Western blotting was performed as previously described (18). Cells were collected and lysed with radioimmunoprecipitation assay lysis buffer [50 mM Tris-HCl (pH 8.0), 150 mM sodium chloride, 1.0% Igepal CA-630 (NP-40), 0.5% sodium deoxycholate). Protein quantification was measured using NanoDrop 3000 (NanoDrop; Thermo Fisher Scientific, Inc., Wilmington, DE, USA) at A280. Total proteins (60–80 μg) were separated by 10% SDS-PAGE and were transferred to polyvinylidene difluoride membranes (pore size, 0.22 μM). After washing twice with Tris-buffered saline containing 0.1% Tween-20 (TBST), the membranes were incubated with 5% not-fat dried milk in TBST at room temperature for 1 h, and the membranes were incubated with primary antibodies against TWIST (1:250, cat. no. ab49254; Abcam), vimentin (1:1,000, cat. no. 3932; Cell Signaling Technology Inc.), E-cadherin (1:500, cat. no. 3195; Cell Signaling Technology Inc.), MDR1 (1:1,000, cat. no. ab170904), multidrug resistance associated protein 1 (MRP1, 1:1,000, cat. no. 14685; Cell Signaling Technology Inc.), N-cadherin (1:500, cat. no. 13116; Cell Signaling Technology Inc.) and Snail (1:1,000, cat. no. 9782; Cell Signaling Technology Inc.) and β-actin (1:2,000, cat. no. 4970; Cell Signaling Technology Inc.) at 4°C overnight. After a further two washes in TBST, the membranes were incubated with horseradish peroxidase-conjugated secondary antibodies (1:2,000, cat. no. 111035003; Jackson ImmunoResearch Europe Ltd.) for 1 h at room temperature. Signals were detected on X-ray film using an enhanced chemiluminescence detection system (Pierce; Thermo Fisher Scientific, Inc.).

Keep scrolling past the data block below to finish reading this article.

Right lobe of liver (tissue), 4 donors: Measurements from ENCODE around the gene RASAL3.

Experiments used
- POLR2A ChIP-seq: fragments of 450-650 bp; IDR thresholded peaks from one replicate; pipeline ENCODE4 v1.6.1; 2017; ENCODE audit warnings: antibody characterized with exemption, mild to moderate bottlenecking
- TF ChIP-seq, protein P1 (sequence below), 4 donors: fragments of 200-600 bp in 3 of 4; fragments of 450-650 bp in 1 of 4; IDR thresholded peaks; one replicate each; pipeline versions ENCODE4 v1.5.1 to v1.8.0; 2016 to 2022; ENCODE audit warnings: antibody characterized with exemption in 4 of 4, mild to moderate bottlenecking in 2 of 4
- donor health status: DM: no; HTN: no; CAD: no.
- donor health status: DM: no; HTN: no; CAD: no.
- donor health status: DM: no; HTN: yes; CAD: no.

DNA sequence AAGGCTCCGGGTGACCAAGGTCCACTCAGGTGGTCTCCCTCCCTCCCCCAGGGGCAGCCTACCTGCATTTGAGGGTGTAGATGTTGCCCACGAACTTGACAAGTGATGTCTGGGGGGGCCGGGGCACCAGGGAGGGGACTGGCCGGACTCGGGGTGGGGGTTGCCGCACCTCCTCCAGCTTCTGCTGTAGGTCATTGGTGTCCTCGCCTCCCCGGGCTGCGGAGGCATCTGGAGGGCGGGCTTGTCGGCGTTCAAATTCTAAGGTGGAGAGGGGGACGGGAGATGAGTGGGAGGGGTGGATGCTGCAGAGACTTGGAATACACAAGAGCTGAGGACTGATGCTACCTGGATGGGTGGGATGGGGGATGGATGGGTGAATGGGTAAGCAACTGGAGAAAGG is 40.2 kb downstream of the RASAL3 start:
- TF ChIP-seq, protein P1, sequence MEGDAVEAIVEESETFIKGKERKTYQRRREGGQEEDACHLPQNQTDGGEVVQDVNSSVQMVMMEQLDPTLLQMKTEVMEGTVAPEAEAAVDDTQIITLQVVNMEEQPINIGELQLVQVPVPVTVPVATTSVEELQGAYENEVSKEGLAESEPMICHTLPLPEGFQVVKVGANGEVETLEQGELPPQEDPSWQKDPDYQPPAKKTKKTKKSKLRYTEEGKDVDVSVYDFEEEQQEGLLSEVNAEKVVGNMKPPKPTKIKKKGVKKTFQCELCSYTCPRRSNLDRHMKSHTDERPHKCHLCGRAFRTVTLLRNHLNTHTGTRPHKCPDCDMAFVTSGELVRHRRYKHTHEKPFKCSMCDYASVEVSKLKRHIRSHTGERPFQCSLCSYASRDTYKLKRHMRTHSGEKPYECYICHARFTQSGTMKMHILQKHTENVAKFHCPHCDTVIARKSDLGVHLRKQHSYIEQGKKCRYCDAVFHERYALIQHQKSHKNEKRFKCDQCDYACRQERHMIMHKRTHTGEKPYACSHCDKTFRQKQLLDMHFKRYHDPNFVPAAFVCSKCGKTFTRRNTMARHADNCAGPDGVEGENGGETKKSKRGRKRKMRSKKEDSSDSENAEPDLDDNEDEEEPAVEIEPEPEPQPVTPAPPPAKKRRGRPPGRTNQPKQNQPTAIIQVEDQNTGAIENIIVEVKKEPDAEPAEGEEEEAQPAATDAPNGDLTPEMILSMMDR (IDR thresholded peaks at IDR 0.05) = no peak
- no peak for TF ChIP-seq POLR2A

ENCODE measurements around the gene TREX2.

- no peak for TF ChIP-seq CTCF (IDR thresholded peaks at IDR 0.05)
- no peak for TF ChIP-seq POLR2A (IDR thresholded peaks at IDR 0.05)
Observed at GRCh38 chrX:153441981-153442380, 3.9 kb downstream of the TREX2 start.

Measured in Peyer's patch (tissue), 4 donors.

Cell migration and wound-healing assays

The migratory ability of cells was evaluated using Transwell inserts with 8 mm pores (Corning Incorporated, Corning, NY, USA), as previously described (19). Briefly, 2×105 cells in 100 μl serum-free medium and 600 μl RPMI-1640 containing 10% FBS were added to the upper and lower chambers, respectively. After 48-h incubation at room temperature, non-migrated cells were removed with a cotton swab, and the membrane inserts were fixed with 1:1 methanol and acetone for 15 min, and stained with 0.1% crystal violet for 45 min. Migrated cells were counted within five representative fields in triplicate under a microscope (TS100-F serial; Nikon Corporation, Tokyo, Japan).